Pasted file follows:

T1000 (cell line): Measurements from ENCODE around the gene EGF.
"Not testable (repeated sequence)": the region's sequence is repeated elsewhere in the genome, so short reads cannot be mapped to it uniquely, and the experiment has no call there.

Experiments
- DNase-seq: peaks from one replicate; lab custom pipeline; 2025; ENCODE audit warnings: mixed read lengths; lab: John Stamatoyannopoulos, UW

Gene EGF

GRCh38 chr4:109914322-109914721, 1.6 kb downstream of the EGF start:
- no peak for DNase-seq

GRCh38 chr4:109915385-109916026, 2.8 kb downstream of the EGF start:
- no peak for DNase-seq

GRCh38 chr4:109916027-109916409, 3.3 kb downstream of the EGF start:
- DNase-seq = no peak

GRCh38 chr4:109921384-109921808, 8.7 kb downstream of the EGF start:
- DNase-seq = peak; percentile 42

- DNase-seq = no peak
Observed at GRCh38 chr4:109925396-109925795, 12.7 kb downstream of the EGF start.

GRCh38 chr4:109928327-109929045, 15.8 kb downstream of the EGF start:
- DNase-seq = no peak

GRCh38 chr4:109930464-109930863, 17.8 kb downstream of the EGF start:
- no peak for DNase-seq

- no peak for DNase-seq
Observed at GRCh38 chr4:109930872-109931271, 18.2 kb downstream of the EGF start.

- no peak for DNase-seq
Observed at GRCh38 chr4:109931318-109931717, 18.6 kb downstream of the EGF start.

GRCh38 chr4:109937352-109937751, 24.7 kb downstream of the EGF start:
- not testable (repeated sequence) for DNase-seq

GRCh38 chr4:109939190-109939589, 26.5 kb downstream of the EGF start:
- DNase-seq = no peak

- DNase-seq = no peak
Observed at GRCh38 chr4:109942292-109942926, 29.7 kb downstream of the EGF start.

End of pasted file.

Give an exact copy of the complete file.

T1000 (cell line): Measurements from ENCODE around the gene EGF.
"Not testable (repeated sequence)": the region's sequence is repeated elsewhere in the genome, so short reads cannot be mapped to it uniquely, and the experiment has no call there.

Experiments
- DNase-seq: peaks from one replicate; lab custom pipeline; 2025; ENCODE audit warnings: mixed read lengths; lab: John Stamatoyannopoulos, UW

Gene EGF

GRCh38 chr4:109914322-109914721, 1.6 kb downstream of the EGF start:
- no peak for DNase-seq

GRCh38 chr4:109915385-109916026, 2.8 kb downstream of the EGF start:
- no peak for DNase-seq

GRCh38 chr4:109916027-109916409, 3.3 kb downstream of the EGF start:
- DNase-seq = no peak

GRCh38 chr4:109921384-109921808, 8.7 kb downstream of the EGF start:
- DNase-seq = peak; percentile 42

- DNase-seq = no peak
Observed at GRCh38 chr4:109925396-109925795, 12.7 kb downstream of the EGF start.

GRCh38 chr4:109928327-109929045, 15.8 kb downstream of the EGF start:
- DNase-seq = no peak

GRCh38 chr4:109930464-109930863, 17.8 kb downstream of the EGF start:
- no peak for DNase-seq

- no peak for DNase-seq
Observed at GRCh38 chr4:109930872-109931271, 18.2 kb downstream of the EGF start.

- no peak for DNase-seq
Observed at GRCh38 chr4:109931318-109931717, 18.6 kb downstream of the EGF start.

GRCh38 chr4:109937352-109937751, 24.7 kb downstream of the EGF start:
- not testable (repeated sequence) for DNase-seq

GRCh38 chr4:109939190-109939589, 26.5 kb downstream of the EGF start:
- DNase-seq = no peak

- DNase-seq = no peak
Observed at GRCh38 chr4:109942292-109942926, 29.7 kb downstream of the EGF start.